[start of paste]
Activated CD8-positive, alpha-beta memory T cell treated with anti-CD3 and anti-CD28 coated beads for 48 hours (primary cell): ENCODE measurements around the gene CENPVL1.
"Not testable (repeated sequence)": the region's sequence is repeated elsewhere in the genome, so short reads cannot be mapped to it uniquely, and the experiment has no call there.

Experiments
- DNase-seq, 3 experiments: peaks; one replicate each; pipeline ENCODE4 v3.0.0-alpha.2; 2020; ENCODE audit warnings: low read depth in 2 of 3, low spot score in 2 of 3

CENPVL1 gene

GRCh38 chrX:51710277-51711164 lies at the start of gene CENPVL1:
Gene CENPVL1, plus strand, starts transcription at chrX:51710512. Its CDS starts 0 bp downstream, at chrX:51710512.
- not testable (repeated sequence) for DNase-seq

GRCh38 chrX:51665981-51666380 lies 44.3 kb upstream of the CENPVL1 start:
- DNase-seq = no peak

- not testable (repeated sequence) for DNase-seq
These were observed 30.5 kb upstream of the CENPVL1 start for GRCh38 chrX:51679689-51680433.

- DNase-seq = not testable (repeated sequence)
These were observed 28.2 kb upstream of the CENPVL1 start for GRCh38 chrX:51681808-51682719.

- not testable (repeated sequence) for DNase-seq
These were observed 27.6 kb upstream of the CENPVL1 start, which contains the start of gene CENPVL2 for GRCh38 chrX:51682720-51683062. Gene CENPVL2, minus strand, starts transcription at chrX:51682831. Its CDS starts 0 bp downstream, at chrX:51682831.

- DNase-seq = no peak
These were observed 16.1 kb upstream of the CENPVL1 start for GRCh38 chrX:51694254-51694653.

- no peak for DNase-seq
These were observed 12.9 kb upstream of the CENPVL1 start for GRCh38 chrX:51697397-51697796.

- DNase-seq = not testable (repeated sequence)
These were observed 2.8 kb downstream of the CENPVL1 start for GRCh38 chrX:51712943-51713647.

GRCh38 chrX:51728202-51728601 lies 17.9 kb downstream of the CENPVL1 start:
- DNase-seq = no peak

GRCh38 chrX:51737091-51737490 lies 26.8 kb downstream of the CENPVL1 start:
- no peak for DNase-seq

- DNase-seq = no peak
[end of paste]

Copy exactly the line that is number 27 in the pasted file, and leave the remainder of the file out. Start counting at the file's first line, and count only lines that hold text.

- DNase-seq = no peak